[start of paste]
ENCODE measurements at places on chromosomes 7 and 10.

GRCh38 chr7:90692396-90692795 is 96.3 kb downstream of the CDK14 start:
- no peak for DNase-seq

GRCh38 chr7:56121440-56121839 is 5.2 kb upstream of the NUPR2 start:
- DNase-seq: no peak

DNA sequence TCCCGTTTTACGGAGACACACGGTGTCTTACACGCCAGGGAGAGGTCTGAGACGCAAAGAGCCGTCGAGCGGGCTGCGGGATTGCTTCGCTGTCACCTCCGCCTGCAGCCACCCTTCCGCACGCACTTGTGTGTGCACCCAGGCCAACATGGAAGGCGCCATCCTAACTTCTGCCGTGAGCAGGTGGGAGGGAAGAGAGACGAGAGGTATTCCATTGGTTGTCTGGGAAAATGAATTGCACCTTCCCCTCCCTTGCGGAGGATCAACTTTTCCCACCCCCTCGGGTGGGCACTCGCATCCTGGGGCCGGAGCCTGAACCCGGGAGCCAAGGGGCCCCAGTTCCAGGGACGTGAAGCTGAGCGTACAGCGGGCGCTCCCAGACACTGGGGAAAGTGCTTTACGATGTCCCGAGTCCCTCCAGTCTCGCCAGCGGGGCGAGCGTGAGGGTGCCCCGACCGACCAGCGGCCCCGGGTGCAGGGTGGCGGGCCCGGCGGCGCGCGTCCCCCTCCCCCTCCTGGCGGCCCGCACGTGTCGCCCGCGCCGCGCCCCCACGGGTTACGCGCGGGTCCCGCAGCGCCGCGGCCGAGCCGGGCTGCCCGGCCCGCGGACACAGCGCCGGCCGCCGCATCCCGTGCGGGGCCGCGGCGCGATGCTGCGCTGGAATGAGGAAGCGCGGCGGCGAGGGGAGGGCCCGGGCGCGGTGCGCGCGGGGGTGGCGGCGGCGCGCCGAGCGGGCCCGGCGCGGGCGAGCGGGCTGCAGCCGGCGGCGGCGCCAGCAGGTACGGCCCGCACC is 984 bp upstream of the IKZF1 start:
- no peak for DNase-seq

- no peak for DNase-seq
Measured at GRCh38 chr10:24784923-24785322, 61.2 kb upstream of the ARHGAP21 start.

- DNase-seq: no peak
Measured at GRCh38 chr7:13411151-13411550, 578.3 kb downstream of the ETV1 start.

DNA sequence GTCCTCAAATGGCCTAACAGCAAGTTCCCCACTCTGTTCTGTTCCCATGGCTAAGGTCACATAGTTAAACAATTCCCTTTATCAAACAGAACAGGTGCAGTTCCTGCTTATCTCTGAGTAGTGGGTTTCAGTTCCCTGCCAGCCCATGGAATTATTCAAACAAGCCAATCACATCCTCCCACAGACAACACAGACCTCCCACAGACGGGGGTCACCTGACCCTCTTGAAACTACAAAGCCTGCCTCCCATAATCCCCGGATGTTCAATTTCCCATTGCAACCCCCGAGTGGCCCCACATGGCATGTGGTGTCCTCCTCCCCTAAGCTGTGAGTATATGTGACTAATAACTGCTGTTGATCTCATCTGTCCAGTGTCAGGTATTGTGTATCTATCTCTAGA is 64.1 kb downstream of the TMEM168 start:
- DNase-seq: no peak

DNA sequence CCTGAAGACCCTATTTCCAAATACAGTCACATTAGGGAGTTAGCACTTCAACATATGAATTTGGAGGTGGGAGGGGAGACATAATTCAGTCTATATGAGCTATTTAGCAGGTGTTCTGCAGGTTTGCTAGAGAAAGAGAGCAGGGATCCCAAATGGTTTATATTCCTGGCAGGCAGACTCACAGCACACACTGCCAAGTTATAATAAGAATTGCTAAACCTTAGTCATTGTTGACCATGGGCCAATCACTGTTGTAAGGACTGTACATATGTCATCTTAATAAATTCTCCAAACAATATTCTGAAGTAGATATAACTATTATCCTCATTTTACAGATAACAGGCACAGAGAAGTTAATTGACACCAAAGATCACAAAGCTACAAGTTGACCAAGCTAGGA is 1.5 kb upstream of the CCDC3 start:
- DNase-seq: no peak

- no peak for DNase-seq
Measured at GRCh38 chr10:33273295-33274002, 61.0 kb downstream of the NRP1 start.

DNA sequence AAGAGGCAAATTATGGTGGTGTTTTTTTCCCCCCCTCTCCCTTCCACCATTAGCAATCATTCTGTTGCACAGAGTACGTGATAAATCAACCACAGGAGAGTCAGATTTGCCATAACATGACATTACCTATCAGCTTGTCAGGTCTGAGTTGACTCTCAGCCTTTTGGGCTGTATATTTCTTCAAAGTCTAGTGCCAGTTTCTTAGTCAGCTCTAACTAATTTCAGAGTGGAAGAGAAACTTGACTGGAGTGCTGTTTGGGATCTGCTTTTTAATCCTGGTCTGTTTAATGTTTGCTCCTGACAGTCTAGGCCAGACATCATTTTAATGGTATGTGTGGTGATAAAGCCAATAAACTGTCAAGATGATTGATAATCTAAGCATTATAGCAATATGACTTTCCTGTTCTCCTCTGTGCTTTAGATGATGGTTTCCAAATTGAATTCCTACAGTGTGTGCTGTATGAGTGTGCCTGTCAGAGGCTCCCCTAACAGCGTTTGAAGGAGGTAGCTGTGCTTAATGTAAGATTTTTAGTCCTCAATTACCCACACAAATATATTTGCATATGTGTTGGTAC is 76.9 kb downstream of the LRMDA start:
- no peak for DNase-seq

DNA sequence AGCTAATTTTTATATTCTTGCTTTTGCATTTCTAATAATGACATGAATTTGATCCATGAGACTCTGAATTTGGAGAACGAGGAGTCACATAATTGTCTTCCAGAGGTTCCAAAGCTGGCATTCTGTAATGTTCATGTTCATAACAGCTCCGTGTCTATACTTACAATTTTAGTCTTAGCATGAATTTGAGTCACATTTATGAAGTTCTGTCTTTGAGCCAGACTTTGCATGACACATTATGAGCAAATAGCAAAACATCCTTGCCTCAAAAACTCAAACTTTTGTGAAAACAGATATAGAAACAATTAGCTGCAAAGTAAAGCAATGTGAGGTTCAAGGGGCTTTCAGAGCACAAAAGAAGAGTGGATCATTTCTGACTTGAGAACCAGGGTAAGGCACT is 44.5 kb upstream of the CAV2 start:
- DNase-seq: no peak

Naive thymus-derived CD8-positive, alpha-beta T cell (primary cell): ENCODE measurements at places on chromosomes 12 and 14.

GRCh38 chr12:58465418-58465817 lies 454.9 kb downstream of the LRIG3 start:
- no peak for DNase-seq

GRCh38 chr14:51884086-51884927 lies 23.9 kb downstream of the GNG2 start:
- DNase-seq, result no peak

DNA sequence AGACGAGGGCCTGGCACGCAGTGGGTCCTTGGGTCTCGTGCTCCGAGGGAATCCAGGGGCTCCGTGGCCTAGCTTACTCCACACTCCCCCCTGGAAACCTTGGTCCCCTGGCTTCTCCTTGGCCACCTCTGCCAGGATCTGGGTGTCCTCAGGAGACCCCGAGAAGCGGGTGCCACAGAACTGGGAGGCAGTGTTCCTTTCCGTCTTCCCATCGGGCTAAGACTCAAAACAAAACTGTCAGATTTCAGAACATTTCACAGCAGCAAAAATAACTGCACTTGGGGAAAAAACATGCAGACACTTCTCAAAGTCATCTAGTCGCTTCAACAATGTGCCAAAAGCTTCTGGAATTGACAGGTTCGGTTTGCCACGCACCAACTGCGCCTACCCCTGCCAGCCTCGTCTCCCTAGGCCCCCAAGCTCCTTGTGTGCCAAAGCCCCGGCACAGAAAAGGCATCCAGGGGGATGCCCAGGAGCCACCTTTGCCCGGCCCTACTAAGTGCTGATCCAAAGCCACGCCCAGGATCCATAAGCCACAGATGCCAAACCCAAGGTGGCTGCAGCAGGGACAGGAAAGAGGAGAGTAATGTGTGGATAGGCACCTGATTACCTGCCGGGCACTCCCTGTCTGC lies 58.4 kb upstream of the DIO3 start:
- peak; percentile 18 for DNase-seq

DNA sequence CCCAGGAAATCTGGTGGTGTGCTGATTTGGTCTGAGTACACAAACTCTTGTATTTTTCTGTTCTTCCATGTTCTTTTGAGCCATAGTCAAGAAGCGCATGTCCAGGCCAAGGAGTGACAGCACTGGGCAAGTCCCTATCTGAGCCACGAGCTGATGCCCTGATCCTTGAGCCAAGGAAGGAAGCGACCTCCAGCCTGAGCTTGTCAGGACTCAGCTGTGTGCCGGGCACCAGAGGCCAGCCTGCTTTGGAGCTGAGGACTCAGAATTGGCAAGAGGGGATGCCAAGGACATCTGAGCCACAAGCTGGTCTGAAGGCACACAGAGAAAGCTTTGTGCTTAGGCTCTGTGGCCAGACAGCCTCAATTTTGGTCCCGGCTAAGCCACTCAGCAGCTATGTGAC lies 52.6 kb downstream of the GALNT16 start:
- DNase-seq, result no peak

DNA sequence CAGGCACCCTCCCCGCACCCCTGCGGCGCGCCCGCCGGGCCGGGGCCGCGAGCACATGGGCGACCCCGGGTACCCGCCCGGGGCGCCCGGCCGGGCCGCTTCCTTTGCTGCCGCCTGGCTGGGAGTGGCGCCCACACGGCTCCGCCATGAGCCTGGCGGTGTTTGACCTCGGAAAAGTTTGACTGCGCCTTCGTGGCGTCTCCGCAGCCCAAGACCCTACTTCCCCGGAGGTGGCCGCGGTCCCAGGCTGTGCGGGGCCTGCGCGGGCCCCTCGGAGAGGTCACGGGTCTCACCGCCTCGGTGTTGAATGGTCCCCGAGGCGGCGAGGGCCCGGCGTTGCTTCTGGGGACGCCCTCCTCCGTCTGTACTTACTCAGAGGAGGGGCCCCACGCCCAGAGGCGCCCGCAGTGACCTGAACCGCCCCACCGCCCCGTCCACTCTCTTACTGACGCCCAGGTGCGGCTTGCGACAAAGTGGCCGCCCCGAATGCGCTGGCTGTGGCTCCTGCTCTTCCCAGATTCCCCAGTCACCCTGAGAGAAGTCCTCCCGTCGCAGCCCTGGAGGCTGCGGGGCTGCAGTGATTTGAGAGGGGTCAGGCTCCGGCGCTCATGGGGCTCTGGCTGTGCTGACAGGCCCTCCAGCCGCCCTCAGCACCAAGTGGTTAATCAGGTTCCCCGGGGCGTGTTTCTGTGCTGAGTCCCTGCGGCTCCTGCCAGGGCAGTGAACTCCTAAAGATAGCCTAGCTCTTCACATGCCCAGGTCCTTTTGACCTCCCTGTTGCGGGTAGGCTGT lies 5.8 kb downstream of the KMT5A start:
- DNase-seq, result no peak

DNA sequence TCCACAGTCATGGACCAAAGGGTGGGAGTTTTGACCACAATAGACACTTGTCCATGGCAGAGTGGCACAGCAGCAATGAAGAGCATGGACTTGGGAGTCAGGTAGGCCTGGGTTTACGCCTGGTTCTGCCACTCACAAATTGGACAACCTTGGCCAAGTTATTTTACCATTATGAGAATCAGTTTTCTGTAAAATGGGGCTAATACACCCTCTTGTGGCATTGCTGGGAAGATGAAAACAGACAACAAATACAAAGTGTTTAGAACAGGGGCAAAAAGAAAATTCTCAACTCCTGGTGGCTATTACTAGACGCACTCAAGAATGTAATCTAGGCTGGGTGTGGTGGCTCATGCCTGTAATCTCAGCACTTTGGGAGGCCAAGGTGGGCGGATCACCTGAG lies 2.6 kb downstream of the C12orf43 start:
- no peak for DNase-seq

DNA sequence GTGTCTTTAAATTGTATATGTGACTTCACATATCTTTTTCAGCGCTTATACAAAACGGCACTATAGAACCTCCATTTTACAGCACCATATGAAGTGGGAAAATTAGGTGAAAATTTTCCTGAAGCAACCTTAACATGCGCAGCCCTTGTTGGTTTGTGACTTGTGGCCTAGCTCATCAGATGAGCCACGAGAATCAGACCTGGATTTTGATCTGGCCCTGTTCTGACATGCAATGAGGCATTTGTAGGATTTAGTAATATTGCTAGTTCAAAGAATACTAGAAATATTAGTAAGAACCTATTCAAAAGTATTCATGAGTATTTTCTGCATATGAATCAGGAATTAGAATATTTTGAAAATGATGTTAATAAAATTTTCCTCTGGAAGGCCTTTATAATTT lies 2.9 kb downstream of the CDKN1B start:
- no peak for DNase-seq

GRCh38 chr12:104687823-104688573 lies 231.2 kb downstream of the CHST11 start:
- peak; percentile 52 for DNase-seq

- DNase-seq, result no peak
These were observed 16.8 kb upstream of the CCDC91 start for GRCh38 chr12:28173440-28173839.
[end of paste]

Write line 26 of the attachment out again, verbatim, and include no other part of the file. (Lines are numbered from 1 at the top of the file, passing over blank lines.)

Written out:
- DNase-seq, result no peak